A DEFINING MOMENT FOR DESIGN

A Defining Moment for Design

As a designer of thirty-five years experience, I thought I was prepared for most things the world could throw at me.

I was wrong.

Like many of you, I could not comprehend the disruption that a microscopic virus could cause. And so at this moment, I find myself wondering what this all means for design, but I also wonder what it means for me and my role as a designer.

As I have thought about this, and what the world might become as we navigate past the pandemic, I find myself returning to the promise of The Design Vanguard.

When the Design Vanguard first convened in 2018, we were excited to bring together many of those working at the edge of design and social impact. Whether designers, funders, or leaders of nonprofits, we assembled to share insights, ideas, and purpose.

In 2019, we convened again and created The Designer’s Pledge as a means of aligning our intentions and catalyzing our community. We imagined a path forward where design would make steady progress building on the great achievements of those who came before us.

And then 2020 came along, and with it the biggest disruption to our societies and economies since the Great Depression.

In a matter of weeks, our world radically shifted as an invisible agent invaded almost every aspect of our lives. Our systems were found wanting. A tsunami of new problems confronted us. Our preparations turned out to be wildly insufficient.

In the first days and weeks of the crisis, we observed designers jumping in wherever they could help. Creative solutions to urgent problems began to appear: New designs for PPE to help frontline health workers; creative solutions to working entirely on Zoom; and repurposing production lines to manufacture ventilators, masks, and protective screens. Organizations that had available creative capacity were often the fastest to react to the new reality.

Over the coming months, even more design will be necessary as we leave our homes and reoccupy the world. We will have to design new ways to work together, to learn together, to travel together, to be healthy, to be entertained, to shop. Organizations will have to redesign many of their processes and spaces.

We will need imaginative ways to restart our economies and create millions of jobs to replace those that have been lost. ALL TOLD, THOUSANDS OF INDIVIDUAL DESIGN CHALLENGES WILL NEED TO BE ADDRESSED IF WE ARE TO MAINTAIN HUMAN DIGNITY AND HOPE.

Looking ahead, we see the need to address, with renewed vigor, even bigger topics such as fundamental inequities in society and global systems challenges. Coronavirus cannot distract us from the Sustainable Development Goals, and, indeed, achieving many of them will be necessary to build the kind of resilience that we need to survive future systemic shocks. Moving toward a circular economy or creating public health systems that truly provide protection for all are examples of outcomes that would create a better, safer, more resilient, and sustainable world.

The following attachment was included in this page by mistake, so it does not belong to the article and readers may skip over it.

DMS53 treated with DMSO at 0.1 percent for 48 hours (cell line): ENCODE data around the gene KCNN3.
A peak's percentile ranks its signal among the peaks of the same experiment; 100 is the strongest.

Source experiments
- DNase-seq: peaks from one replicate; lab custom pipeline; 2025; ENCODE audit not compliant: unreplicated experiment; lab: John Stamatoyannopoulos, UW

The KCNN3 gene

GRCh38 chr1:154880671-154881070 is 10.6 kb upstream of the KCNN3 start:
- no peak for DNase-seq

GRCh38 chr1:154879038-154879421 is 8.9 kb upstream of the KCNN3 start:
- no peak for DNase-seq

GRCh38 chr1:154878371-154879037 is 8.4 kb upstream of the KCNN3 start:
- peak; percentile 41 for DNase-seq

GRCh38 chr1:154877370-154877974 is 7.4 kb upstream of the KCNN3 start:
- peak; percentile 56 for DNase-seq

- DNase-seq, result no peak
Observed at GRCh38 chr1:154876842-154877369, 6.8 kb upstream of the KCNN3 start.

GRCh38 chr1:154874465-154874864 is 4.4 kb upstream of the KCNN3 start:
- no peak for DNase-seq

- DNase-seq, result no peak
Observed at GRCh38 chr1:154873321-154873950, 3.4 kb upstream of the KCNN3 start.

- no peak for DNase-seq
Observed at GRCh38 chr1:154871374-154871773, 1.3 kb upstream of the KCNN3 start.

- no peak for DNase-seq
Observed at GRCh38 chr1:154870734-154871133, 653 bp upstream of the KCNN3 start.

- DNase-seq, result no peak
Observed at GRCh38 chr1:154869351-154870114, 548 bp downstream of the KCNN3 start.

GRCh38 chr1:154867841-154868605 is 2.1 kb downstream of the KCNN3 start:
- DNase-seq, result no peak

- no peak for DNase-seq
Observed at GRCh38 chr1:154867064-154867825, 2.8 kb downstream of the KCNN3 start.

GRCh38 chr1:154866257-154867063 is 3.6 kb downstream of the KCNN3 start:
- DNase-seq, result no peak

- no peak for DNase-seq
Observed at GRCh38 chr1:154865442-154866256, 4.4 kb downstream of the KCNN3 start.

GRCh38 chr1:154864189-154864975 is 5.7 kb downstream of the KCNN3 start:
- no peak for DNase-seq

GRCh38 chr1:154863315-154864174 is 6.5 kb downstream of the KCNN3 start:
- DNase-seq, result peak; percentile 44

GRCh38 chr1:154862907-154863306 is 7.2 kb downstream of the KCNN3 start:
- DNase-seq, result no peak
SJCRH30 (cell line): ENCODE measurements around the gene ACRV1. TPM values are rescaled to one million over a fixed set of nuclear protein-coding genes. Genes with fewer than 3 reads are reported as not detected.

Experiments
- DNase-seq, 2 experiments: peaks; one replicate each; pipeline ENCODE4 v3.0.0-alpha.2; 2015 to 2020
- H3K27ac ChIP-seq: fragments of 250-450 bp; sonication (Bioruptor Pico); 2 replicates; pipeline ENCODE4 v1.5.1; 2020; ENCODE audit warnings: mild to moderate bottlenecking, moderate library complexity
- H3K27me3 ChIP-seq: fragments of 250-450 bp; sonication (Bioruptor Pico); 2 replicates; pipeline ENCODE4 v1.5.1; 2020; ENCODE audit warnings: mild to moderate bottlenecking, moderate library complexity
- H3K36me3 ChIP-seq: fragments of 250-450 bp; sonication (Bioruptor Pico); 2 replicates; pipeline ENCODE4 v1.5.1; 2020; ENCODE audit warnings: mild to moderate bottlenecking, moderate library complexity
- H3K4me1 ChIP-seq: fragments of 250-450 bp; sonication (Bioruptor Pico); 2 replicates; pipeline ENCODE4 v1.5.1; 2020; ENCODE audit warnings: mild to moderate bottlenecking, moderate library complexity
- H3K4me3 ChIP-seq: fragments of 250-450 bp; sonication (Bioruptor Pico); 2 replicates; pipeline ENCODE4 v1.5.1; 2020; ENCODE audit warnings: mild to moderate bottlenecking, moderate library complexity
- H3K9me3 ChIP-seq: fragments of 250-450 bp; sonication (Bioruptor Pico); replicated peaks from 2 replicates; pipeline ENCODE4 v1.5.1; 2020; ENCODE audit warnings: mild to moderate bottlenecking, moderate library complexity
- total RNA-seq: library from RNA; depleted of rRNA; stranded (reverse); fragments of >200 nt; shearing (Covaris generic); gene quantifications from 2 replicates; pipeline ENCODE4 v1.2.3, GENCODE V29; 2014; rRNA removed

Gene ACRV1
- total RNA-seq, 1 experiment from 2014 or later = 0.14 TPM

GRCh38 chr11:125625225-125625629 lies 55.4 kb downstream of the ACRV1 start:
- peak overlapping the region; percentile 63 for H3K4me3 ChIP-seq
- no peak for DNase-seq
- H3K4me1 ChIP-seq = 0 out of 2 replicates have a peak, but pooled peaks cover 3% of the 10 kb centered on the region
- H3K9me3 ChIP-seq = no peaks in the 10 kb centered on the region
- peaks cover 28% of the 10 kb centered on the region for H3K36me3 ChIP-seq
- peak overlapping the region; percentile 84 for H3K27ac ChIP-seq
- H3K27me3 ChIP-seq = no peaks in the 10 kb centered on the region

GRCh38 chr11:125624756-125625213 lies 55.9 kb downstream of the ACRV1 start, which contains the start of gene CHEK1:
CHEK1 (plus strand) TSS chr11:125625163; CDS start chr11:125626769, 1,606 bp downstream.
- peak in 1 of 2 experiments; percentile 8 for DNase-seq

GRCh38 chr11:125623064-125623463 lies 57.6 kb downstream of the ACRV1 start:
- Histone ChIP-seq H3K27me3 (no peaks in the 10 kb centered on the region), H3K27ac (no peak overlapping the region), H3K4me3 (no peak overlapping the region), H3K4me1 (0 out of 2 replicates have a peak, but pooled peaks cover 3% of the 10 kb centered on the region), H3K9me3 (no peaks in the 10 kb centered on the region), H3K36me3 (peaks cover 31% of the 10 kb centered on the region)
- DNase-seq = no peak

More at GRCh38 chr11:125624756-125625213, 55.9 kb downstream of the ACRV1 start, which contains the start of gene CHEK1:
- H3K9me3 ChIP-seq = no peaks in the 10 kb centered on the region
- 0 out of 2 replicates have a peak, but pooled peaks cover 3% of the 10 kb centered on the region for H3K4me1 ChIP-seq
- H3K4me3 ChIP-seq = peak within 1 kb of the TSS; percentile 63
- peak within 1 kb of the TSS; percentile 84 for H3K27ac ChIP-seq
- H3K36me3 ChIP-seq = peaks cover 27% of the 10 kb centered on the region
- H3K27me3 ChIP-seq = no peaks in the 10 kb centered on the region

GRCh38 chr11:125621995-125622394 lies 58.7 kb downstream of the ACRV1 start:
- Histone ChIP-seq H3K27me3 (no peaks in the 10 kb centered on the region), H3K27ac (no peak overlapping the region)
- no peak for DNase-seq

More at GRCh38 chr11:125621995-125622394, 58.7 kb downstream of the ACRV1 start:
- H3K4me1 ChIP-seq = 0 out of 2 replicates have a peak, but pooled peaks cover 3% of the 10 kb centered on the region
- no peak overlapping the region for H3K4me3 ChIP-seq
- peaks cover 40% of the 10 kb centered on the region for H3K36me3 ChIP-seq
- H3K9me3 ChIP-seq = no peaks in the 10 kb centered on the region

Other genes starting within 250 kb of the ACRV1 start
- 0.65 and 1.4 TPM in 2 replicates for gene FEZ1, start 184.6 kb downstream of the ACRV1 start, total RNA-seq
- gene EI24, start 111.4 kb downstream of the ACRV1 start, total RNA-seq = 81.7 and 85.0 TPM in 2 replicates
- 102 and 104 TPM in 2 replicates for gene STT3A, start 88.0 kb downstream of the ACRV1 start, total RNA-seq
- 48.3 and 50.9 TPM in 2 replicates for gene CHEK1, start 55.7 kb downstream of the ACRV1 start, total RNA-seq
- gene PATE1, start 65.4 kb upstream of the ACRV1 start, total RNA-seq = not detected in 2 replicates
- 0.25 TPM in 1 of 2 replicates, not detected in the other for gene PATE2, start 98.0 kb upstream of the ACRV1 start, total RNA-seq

I believe that this moment will turn out to be one where design and creativity show their essential value. And I know I’m not alone. The resilience that comes from creative capacity will prove to be instrumental in transitioning society to its next phase–one where our vulnerabilities are more evident than before, but also where we understand our potential for positive response.

We never would have wished for this, but now that we are being faced with such profound disruption, design has a chance to live up to its potential, to be a tool for redesigning systems for more equity and elegance and thriving.

We need one another more than ever, and there is real power in coordinating for the greater good. With this in mind, The Design Vanguard is embarking on an effort to capture design’s response to the urgent and far-reaching needs of this moment.

We believe there will be countless more inspiring and instructive projects and that there will be great value in gathering, tracking, and sharing these stories. They will act as inspiration for others and evidence that investing in design capacity is an essential ingredient in a future we wish to inhabit.

We’ve already gathered 100 such projects and stories. There are surely others being born every day–in design studios and on factory assembly lines, as well as at home office desks, kitchen tables, and basement workshops. We want to hear about them, to record them for history and future study, and to be proud together.

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Tim Brown is the Executive Chair of IDEO, Vice Chair of kyu, and the author of Change by Design: How Design Thinking Transforms Organizations and Inspires Innovation. He is the Founding Chair of The Design Vanguard.

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